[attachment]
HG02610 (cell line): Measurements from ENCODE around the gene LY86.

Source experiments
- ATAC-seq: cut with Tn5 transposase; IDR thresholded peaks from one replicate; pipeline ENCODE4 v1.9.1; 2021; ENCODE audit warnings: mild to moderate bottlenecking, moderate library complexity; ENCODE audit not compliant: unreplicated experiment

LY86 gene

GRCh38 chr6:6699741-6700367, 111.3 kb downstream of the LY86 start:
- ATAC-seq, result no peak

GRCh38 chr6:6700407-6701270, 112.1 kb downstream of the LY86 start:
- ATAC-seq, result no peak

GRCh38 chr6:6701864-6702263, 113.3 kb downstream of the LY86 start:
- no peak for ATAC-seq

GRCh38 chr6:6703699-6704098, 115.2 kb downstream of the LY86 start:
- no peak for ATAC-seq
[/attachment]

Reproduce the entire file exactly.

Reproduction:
HG02610 (cell line): Measurements from ENCODE around the gene LY86.

Source experiments
- ATAC-seq: cut with Tn5 transposase; IDR thresholded peaks from one replicate; pipeline ENCODE4 v1.9.1; 2021; ENCODE audit warnings: mild to moderate bottlenecking, moderate library complexity; ENCODE audit not compliant: unreplicated experiment

LY86 gene

GRCh38 chr6:6699741-6700367, 111.3 kb downstream of the LY86 start:
- ATAC-seq, result no peak

GRCh38 chr6:6700407-6701270, 112.1 kb downstream of the LY86 start:
- ATAC-seq, result no peak

GRCh38 chr6:6701864-6702263, 113.3 kb downstream of the LY86 start:
- no peak for ATAC-seq

GRCh38 chr6:6703699-6704098, 115.2 kb downstream of the LY86 start:
- no peak for ATAC-seq